The Philippine Senate has resumed deliberations on the Regional Comprehensive Economic Partnership. RCEP is a trade agreement among the members of the Association of Southeast Asian Nations (Asean) plus China, Japan, South Korea, Australia and New Zealand. Facing objections mainly from the agriculture sector, the Senate has not yet approved the agreement.
Why are we in the agriculture sector against RCEP?
Clearly, we are ill prepared to compete with our regional counterparts under RCEP. Our farmers continue to suffer from low productivity, high production costs, poor quality of products, and inability to sustain supply. Bringing goods from the farms to consumers remains expensive. Our products cost more than imports; more so, if the latter are subsidized, smuggled or undervalued. Local traders have to lower their prices to farmers in order to compete with cheaper imports.
These same problems make it difficult to be competitive and sell our products abroad. Yes, we export a lot of bananas, pineapples, coconut-based and fishery products, but nothing much else. Meanwhile, our competitors have been innovating and improving, displacing many of our exportable products—including coconut juice and patis—while supplying us with products that we can and should produce locally, like mungbean, peanuts and black pepper. It has long been this way.
The outcome is huge and increasing agricultural trade deficits. We import much more than we export. And the gap widens every year.
All RCEP countries, except Japan, sold more agricultural products to us than we exported to them in 2019. Around the same time, the value of our exports reached $5.8 billion, the lowest among the large economies in Asean and only slightly higher than Myanmar’s. Regionwide, we posted the highest trade deficit, surpassing Singapore, which imports most of its food, and smaller countries like Cambodia and Brunei.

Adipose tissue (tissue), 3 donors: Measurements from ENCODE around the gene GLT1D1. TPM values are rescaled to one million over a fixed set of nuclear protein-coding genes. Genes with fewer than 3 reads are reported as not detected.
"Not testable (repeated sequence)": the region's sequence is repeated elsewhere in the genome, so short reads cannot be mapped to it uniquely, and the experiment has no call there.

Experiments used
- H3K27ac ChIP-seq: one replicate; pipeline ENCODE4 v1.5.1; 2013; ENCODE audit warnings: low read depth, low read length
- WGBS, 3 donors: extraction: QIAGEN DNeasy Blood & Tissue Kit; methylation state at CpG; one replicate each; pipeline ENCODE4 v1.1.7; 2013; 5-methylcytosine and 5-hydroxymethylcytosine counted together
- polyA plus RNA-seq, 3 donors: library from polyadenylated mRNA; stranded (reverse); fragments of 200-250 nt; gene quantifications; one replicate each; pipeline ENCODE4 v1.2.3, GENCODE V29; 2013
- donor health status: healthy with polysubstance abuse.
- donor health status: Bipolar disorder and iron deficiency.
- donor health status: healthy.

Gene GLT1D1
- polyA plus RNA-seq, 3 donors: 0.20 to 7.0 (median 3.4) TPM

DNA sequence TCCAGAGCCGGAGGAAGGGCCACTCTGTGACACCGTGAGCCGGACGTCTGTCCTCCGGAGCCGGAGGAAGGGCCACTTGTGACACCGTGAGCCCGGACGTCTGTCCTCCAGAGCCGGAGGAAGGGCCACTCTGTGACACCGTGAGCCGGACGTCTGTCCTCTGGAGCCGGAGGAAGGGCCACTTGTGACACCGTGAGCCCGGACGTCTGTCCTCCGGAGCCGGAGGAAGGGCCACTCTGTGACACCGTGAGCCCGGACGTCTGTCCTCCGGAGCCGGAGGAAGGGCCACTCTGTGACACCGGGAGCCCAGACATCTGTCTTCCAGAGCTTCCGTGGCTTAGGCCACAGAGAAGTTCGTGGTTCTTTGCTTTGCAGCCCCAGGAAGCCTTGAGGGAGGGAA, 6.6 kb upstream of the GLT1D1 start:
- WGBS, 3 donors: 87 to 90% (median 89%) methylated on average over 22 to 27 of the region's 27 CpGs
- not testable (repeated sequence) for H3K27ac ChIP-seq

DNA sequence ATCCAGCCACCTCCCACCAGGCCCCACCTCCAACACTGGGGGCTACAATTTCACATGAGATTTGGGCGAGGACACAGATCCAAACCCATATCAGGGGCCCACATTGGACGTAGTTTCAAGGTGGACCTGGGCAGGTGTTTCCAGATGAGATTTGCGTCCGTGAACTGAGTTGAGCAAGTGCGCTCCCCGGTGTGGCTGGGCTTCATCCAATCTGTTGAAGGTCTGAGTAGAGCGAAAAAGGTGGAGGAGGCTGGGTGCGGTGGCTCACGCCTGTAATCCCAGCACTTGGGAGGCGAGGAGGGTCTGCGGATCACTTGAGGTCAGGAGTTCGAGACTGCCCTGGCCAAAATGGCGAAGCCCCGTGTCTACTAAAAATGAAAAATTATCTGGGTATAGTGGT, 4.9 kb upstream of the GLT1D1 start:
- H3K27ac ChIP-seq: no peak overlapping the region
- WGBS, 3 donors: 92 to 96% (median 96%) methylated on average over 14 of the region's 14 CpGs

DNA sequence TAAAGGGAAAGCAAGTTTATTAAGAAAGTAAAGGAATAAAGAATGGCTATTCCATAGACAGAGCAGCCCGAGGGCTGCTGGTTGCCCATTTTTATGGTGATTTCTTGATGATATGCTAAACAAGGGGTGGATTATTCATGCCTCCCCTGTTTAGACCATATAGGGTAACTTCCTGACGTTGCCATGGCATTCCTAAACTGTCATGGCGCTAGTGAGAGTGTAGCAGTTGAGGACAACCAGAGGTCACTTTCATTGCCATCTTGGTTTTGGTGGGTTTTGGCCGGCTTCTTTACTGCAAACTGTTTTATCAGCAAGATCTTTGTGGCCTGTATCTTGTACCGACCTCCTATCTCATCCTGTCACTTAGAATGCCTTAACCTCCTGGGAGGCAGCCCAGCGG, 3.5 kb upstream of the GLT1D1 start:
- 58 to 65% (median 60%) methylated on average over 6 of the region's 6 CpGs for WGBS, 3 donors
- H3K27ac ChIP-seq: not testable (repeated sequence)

Will RCEP membership reverse these trends? Most likely not, unless we first fix our production and marketing woes.
Knowing that we are unprepared, why hurry to join RCEP?
Some economists claim that our country will gain a lot. However, most of their projections are based on economic theories and unrealistic assumptions that rarely play out in the Philippine setting.
This has been proven many times in the past. Instead of reaping billions of dollars from exports and other benefits—as promised when we entered the World Trade Organization (WTO) in 1995—we incurred over $7 billion in trade deficits, lost over a million jobs in agriculture, and saw agriculture’s contribution to our gross domestic product shrink from 20 percent to 10 percent.
Free trade simply has not worked for our agricultural sector, particularly our small farmers and fisherfolk. How then can we believe all these rosy projections about RCEP, if the people making them have been so wrong previously?
RCEP supposedly offers significant export opportunities for our products through tariff reductions, and also grants other preferential arrangements with our trading partners.
But almost all these market access opportunities are already available to us under the Asean Trade in Goods Agreement (ATIGA) and the Asean FTAs with China, Japan, Korea, Australia and New Zealand. RCEP will just consolidate, but will not replace, these FTAs. These FTAs will remain in effect. We can still utilize them, even if we don’t join RCEP.
It is therefore difficult to believe warnings that non-membership will cause the loss of our export markets in other RCEP countries. If that were true, how come we registered—over the past six years—the highest level of quarterly exports during the first three months of 2022, even though we were outside RCEP when it came into force this year?